hendra virus

What is Hendra Virus and why vaccinate?

Since its discovery in 1994, the Hendra Virus has caused much controversy. Despite any personal stance on vaccination, the deadly consequences of the Hendra Virus remain the same. In this article, we discuss the importance of vaccinating your horse against the Hendra Virus.  A highly infectious disease, Hendra Virus is carried by flying foxes — predominately in Queensland and northern New South Wales — and spreads from flying fox to horse, horse to horse, and horse to human with a significant mortality rate.  Hendra Virus has resulted in a 75% mortality rate in horses and a 57% mortality rate in humans. Unfortunately, due to its high biosecurity risk, any horse with Hendra Virus is required to be humanely euthanized. As such, the actual mortality rate for horses with Hendra Virus is 100%.  Signs of Hendra Virus  The common symptoms of Hendra Virus are very similar to a sudden colic episode. Therefore, Hendra Virus may be suspected in any horse unvaccinated against the disease and showing one or more of these symptoms:  Treating Hendra Virus Strict hygiene and quarantine are the only safeguards to protect you, your loved ones, and anyone else who comes into contact with an infected horse. The horse must be immediately separated from others and personal protective equipment must be worn at all times for your safety.  Any treating veterinarian is also required to adhere to these procedures. However, it’s not uncommon for a veterinarian to refuse to examine a suspected infected horse. Sadly, if Hendra Virus is found following examination, euthanasia is the only option to prevent its spread.  Preventing Hendra Virus in the first place is possible with vaccination. Preventing Hendra Virus  If your horse is unvaccinated against the Hendra Virus, you should follow the below schedule to give them the full benefits of immunity:              3-6 week interval             6 month interval             12 month interval Also Read: What are the common signs of Hendra Virus infection in horses and humans? Why is Hendra Virus a concern for Australian horse owners? Can my horse receive routine veterinary procedures without Hendra vaccination? My horse has colic symptoms. Could it be Hendra Virus?

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My horse has colic symptoms. Could it be Hendra Virus?

Hendra Virus is a  deadly disease with symptoms that mimic those commonly seen during a colic episode. Hendra Virus may be suspected if your horse is unvaccinated against the disease and extreme caution must be taken to minimise its spread.  Many horse owners are already familiar with Hendra Virus, which is a highly infectious disease that is transferred from flying fox to horse, horse to horse and horse to human. Since its discovery in 1994, Hendra Virus poses a 75% mortality rate to horses and 57% mortality rate to humans, however any horse infect with the virus is euthanised so mortality is 100% . As such, vaccination is the only means available to prevent Hendra Virus from affecting you, your horse and your loved ones. Is it Colic or Hendra Virus? For any horse that is unvaccinated against Hendra Virus, a sudden colic episode may be associated with the disease. However, there are several other common signs of Hendra Virus. An afflicted horse may show one or more of these symptoms: Acute onset of illness Increased body temperature Shifting of weight Depression Increased respiratory rate Nasal discharge (clear, white or blood stained) Head tilting or circling Muscle twitching Urinary incontinence Colic If Hendra Virus is suspected and your horse is unvaccinated, a veterinarian may refuse to treat your horse.and euthanasia is required to prevent the disease spreading further. Strict hygiene and quarantine controls must be adhered to when coming into contact with a horse that may have contracted Hendra Virus. Personal protective equipment must be worn and the horse should be placed in quarantine immediately to protect others on the property.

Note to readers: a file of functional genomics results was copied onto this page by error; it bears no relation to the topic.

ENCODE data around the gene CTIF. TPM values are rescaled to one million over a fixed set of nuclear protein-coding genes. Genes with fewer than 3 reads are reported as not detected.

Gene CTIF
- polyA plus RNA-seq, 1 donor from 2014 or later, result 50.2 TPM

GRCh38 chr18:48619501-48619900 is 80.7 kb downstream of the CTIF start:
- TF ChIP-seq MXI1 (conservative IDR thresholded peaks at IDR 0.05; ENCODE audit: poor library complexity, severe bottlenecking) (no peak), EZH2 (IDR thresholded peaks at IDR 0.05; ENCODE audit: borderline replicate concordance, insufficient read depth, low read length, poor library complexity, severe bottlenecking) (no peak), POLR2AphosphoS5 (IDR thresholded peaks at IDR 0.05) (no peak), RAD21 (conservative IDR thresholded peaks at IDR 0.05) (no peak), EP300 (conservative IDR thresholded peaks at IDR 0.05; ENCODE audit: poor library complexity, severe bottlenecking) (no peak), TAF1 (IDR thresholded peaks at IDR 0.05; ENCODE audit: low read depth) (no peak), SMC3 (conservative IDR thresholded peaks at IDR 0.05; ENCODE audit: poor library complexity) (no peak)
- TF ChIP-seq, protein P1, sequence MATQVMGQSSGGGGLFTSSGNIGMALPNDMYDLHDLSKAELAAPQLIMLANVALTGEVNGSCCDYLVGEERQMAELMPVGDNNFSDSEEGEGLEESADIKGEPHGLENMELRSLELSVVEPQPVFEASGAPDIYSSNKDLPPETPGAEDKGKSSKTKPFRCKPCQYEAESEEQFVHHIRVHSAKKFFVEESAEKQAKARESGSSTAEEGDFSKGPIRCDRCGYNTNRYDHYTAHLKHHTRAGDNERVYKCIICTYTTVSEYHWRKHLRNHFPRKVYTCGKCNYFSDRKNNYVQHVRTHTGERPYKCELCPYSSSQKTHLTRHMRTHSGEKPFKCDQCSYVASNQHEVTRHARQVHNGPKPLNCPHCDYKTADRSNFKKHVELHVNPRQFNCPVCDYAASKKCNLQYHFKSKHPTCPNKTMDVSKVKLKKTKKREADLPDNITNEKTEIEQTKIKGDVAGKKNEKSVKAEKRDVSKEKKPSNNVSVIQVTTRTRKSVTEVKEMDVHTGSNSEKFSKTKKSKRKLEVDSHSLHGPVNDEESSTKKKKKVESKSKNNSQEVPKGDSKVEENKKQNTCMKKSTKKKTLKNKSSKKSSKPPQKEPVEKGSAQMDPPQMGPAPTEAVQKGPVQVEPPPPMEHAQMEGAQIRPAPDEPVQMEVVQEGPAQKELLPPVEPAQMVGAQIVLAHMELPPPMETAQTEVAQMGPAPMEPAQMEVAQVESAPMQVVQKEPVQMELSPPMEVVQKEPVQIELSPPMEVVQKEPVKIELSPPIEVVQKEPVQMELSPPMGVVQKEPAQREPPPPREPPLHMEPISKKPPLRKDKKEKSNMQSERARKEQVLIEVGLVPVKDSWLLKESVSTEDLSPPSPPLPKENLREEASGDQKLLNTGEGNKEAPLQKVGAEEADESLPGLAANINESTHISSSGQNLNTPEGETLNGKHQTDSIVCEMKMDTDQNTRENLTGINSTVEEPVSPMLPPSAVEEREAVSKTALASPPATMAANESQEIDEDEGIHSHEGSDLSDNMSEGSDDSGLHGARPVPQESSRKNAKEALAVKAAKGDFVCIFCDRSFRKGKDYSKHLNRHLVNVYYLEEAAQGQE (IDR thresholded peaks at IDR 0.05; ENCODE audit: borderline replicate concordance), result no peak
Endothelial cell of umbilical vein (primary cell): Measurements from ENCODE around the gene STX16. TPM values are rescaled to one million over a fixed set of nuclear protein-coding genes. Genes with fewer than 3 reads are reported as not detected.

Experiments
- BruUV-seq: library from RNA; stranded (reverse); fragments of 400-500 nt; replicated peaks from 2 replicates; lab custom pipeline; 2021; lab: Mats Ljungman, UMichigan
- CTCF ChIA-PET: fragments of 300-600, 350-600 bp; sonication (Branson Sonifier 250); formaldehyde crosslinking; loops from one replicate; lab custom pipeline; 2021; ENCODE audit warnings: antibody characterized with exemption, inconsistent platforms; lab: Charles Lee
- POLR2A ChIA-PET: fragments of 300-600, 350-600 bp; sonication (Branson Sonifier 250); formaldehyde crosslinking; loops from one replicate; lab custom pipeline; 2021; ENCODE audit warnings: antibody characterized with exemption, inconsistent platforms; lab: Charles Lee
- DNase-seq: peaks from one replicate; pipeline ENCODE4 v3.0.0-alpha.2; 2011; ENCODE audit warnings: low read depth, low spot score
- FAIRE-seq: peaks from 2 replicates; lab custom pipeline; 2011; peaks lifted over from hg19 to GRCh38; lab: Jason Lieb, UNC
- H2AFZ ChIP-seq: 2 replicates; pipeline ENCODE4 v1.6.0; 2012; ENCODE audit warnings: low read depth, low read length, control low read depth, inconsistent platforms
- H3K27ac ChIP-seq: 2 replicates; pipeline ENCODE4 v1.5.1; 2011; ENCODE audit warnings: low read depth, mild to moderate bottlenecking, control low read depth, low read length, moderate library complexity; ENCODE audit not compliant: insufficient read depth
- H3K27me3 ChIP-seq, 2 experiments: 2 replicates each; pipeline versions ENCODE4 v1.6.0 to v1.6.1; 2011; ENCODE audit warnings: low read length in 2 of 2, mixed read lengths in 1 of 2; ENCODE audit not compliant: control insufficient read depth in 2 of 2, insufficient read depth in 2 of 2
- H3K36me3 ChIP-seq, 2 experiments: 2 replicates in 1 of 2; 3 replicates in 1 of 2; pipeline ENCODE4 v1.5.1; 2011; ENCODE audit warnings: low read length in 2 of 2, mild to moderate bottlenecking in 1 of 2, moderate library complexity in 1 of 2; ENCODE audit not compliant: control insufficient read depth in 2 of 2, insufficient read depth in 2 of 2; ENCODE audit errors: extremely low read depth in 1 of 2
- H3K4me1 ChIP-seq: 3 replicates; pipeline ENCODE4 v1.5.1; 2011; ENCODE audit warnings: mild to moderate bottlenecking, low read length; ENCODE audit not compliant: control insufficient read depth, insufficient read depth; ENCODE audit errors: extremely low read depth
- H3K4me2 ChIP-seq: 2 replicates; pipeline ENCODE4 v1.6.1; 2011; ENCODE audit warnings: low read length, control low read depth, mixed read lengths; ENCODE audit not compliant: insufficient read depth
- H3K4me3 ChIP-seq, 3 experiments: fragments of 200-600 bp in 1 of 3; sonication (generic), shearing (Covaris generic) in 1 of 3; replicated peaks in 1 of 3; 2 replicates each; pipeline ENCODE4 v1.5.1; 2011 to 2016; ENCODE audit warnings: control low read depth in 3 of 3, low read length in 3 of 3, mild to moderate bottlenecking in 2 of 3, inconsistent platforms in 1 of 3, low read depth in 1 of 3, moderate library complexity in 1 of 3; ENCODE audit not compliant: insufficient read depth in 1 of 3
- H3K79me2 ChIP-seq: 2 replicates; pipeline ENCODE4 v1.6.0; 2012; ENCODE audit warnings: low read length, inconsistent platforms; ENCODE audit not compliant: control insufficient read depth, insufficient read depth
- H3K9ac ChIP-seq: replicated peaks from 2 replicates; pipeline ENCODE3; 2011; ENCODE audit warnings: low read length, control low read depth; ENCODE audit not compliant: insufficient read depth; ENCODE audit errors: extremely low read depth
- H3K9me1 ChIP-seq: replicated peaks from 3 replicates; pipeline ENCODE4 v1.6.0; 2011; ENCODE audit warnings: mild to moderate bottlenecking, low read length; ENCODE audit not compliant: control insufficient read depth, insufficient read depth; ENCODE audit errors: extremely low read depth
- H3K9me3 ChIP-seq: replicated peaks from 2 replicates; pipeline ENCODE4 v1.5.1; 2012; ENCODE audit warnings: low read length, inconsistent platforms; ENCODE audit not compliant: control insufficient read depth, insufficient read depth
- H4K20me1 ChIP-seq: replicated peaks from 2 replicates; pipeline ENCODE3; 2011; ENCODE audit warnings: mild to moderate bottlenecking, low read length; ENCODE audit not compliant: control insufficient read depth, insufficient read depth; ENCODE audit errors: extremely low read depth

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What are the common signs of Hendra Virus infection in horses and humans?

Hendra Virus is a potentially deadly disease for horses and humans. Some of the common signs of Hendra are similar to colic in horses and influenza in humans, so prompt testing and strict quarantine are instrumental in preventing its spread.  Signs of Hendra Virus in horses  At present, Hendra Virus cannot be passed directly from flying fox to human, so its imperative that horse owners learn the common signs of Hendra Virus to protect their loved ones from exposure to the disease. The common signs of Hendra Virus in horses include, but are not limited to: Acute onset of illness Increased body temperature Shifting of weight Depression Increased respiratory rate Nasal discharge (clear, white or blood stained) Head tilting or circling Muscle twitching Urinary incontinence  Signs of Hendra Virus in humans  The common signs of Hendra Virus in humans include, but are not limited to: Tiredness Fever Headaches Coughing If you suspect a horse on your property has Hendra Virus, all who come into contact with the horse should adhere to strict hygiene practices, including wearing personal protective equipment (PPE). This equipment can easily be purchased from most hardware stores or veterinary clinics. Items for your PPE kit should include: Hand cleansers Soap Disinfectants Waste disposal bags Disposable gloves Overalls Rubber boots Facial masks Safety glasses P2 respiratory (particulate respirator)